The Sacks looks really interesting…

  2. July 20, 2011 12:59 pm

    I’m not familiar with this series, so thanks very much for sharing it! I like Jamaica Kincaid’s writing, so would probably read that one, bearing in mind your caveats (using nicknames rather than names for her guides sounds pretty horrific!).

    By the way I love your idea for Assembling an Atheneum. I think it’s the secret (or not so secret) desire of every book lover to have a massive, no-expenses-spared home library. I can picture mine in my head, even though I don’t have the house to put it in yet. Mine would include Milan Kundera, Jorge Luis Borges and Kazuo Ishiguro for sure. I was interested in your choice of Chimamanda Ngozi Adichie as well – I’ve only read one of her books, but absolutely loved it, so she might well make it into my library as well.

    • July 22, 2011 3:02 pm

      I can’t remember if she actually addressed her guides by the nicknames or if she just uses them in her writing. The latter would make it not so bad, right? ;)

      I’m glad you enjoy the AMA series: I love Ishiguro as well! I loved Kundera in high school; haven’t read much of him in ages. And I’ve yet to really connect with Borges…one of these days.

  3. July 20, 2011 1:27 pm

    Beautiful addition to your Atheneum, Eva! I love the covers of both the books that you have mentioned. This series looks really wonderful!

  4. July 20, 2011 3:15 pm

    These sound fascinating, I will check them out!

  5. July 20, 2011 3:33 pm

    Eva, thanks for letting us know about this series! I’m hoping that one of my libraries carry any of the books.

  6. July 20, 2011 4:50 pm

    This series sounds great! I’ll have to see if any of them are available at my library. If I could have my own private library, I would have a HUGE travel memoir section.

    Just found your blog and am really enjoying your reviews. Thanks! –Rayna

    • July 22, 2011 3:05 pm

      Hi Rayna! Thanks for stopping by and leaving a comment. :D Do you have any favourite travel memoirs you’d like to rec? I only starting reading them a few years ago, so I’m not well read in the area yet.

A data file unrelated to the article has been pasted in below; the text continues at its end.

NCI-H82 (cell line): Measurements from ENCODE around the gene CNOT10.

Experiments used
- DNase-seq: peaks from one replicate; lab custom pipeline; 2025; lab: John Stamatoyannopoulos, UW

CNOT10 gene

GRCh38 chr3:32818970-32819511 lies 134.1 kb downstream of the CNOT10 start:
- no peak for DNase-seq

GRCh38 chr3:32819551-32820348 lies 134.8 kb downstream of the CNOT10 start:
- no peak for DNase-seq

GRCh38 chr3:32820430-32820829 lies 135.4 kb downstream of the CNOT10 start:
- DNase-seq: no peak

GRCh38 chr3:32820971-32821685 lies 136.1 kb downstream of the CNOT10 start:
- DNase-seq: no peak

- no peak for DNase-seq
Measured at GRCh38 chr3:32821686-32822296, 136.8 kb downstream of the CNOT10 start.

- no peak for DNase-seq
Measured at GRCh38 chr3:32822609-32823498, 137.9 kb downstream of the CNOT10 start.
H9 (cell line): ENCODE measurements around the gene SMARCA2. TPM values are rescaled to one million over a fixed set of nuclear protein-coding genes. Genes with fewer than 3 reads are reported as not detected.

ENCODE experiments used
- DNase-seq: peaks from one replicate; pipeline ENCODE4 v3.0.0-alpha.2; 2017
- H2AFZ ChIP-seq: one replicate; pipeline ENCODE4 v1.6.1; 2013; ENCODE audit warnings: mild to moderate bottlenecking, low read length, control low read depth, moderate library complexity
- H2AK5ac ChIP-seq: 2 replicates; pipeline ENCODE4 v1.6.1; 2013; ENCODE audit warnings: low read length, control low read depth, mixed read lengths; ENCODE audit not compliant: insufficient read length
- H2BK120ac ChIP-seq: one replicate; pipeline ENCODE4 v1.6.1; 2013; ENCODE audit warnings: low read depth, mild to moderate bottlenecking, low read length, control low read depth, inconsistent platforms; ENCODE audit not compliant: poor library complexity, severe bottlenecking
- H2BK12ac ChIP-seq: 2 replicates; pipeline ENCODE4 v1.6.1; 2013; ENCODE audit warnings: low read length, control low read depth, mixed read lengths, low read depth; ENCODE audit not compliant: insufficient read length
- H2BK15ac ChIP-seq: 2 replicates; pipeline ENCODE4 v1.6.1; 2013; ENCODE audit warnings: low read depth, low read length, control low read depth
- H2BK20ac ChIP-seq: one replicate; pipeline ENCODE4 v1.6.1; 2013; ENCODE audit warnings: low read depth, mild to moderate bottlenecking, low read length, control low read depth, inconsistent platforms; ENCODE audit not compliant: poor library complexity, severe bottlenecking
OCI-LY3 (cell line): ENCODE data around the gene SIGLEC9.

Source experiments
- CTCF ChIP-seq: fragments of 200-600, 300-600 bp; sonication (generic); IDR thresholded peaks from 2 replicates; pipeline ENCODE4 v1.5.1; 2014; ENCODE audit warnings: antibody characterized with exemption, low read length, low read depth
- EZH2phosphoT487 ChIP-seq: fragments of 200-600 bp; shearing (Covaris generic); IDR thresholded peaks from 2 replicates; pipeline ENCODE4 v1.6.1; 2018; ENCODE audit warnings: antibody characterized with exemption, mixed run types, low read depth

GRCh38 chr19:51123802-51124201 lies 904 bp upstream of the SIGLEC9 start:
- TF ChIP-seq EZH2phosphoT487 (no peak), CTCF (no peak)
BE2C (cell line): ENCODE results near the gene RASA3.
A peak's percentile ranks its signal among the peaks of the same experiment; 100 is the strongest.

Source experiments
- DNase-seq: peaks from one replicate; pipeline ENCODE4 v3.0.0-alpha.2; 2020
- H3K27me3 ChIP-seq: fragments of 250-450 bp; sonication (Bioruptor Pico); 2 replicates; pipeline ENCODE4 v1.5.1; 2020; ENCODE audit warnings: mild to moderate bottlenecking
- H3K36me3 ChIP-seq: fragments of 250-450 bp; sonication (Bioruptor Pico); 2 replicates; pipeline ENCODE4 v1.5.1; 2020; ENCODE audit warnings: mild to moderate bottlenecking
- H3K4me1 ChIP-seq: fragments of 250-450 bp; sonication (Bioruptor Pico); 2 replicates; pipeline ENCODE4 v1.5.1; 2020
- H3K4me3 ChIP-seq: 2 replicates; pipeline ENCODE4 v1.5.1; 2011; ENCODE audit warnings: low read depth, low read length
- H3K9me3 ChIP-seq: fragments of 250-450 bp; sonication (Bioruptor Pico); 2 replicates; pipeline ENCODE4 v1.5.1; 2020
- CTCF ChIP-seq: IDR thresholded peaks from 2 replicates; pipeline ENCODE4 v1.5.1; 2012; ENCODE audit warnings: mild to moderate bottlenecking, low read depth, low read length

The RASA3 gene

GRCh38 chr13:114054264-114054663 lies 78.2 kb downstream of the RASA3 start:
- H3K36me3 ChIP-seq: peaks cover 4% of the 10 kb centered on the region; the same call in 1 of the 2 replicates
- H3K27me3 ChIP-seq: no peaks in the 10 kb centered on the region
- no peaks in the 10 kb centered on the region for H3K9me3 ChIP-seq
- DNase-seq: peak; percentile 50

• July 22, 2011 6:12 pm

        I’d definitely recommend Bill Bryson if you’re looking for a funny travel memoir – A Walk in the Woods is my favorite so far. It’s about his attempt to walk the whole Appalachian Trail. A few years ago I read and loved Alice Steinbach’s Without Reservations, in which she writes postcards to her home address (reproduced in color in the hardcover edition) to remind herself of experiences and sights she doesn’t want to forget. And then last year I read The Geography of Bliss by Eric Weiner, which is not completely about travel but focuses on why certain countries are happier than others. It wasn’t the most entertaining travel book I’ve read, but it brought up some really interesting points. Sorry, long answer!

        And I just checked Imagined London out of the library and requested Books and Islands – thanks for bringing this series to my attention!

        –Rayna

  7. July 20, 2011 8:48 pm

    I work around the corner from National Geographic’s museum in DC. I should checkout the store one of these days. I know they sell books over there. :-)

  8. July 21, 2011 7:41 pm

    I’ve never heard about these before. They sound lovely and I will be looking out for them now.

  9. July 22, 2011 1:35 pm

    This series sounds really interesting, thanks for letting me know about it.

  10. July 22, 2011 7:50 pm

    The Natl Geographic Destinations series sounds wonderful – I wonder why they haven’t been given more exposure?! I’m surprised that they don’t have a more iconic/recognizable/branded cover. Hmm, will look into the Erdrich … thanks!

  11. July 26, 2011 1:09 pm

    These sound incredible! Though they aren’t travel books, per se, have you checked out Europa Editions books? They feature voices from all different countries – kind of gives you similar flavors of these different cultures and countries. (Elegance of the Hedgehog was one of them)

  12. August 14, 2014 2:19 am

    I saw a review of the Oliver Sacks book yesterday and added it to my to read list on library thing and then spent breakfast time exploring the series further which is how I came by your earlier post on this.